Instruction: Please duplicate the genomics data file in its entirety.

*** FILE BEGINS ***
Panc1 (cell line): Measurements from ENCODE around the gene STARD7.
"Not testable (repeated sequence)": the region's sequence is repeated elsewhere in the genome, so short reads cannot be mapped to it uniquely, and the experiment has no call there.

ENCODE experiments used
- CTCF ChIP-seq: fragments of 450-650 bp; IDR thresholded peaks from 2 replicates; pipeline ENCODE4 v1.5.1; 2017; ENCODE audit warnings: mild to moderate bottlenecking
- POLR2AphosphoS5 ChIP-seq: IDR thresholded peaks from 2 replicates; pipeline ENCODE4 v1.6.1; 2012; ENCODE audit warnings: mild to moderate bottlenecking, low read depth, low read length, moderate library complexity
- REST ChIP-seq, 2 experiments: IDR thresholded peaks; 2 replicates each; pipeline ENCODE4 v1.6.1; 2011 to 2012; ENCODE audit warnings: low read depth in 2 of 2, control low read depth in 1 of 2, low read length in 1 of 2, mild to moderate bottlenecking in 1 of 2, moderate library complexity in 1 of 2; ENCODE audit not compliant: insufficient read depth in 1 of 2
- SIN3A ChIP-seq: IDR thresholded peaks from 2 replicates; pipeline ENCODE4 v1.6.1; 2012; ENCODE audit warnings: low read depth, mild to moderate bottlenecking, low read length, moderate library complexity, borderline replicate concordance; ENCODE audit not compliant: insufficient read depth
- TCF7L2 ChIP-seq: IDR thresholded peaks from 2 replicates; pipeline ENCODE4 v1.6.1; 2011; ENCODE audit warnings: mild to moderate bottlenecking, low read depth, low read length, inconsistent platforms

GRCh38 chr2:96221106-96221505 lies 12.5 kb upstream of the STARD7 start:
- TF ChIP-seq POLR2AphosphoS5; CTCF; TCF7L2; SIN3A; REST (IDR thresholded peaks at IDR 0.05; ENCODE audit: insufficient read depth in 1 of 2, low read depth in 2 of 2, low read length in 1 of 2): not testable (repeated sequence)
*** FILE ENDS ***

Panc1 (cell line): Measurements from ENCODE around the gene STARD7.
"Not testable (repeated sequence)": the region's sequence is repeated elsewhere in the genome, so short reads cannot be mapped to it uniquely, and the experiment has no call there.

ENCODE experiments used
- CTCF ChIP-seq: fragments of 450-650 bp; IDR thresholded peaks from 2 replicates; pipeline ENCODE4 v1.5.1; 2017; ENCODE audit warnings: mild to moderate bottlenecking
- POLR2AphosphoS5 ChIP-seq: IDR thresholded peaks from 2 replicates; pipeline ENCODE4 v1.6.1; 2012; ENCODE audit warnings: mild to moderate bottlenecking, low read depth, low read length, moderate library complexity
- REST ChIP-seq, 2 experiments: IDR thresholded peaks; 2 replicates each; pipeline ENCODE4 v1.6.1; 2011 to 2012; ENCODE audit warnings: low read depth in 2 of 2, control low read depth in 1 of 2, low read length in 1 of 2, mild to moderate bottlenecking in 1 of 2, moderate library complexity in 1 of 2; ENCODE audit not compliant: insufficient read depth in 1 of 2
- SIN3A ChIP-seq: IDR thresholded peaks from 2 replicates; pipeline ENCODE4 v1.6.1; 2012; ENCODE audit warnings: low read depth, mild to moderate bottlenecking, low read length, moderate library complexity, borderline replicate concordance; ENCODE audit not compliant: insufficient read depth
- TCF7L2 ChIP-seq: IDR thresholded peaks from 2 replicates; pipeline ENCODE4 v1.6.1; 2011; ENCODE audit warnings: mild to moderate bottlenecking, low read depth, low read length, inconsistent platforms

GRCh38 chr2:96221106-96221505 lies 12.5 kb upstream of the STARD7 start:
- TF ChIP-seq POLR2AphosphoS5; CTCF; TCF7L2; SIN3A; REST (IDR thresholded peaks at IDR 0.05; ENCODE audit: insufficient read depth in 1 of 2, low read depth in 2 of 2, low read length in 1 of 2): not testable (repeated sequence)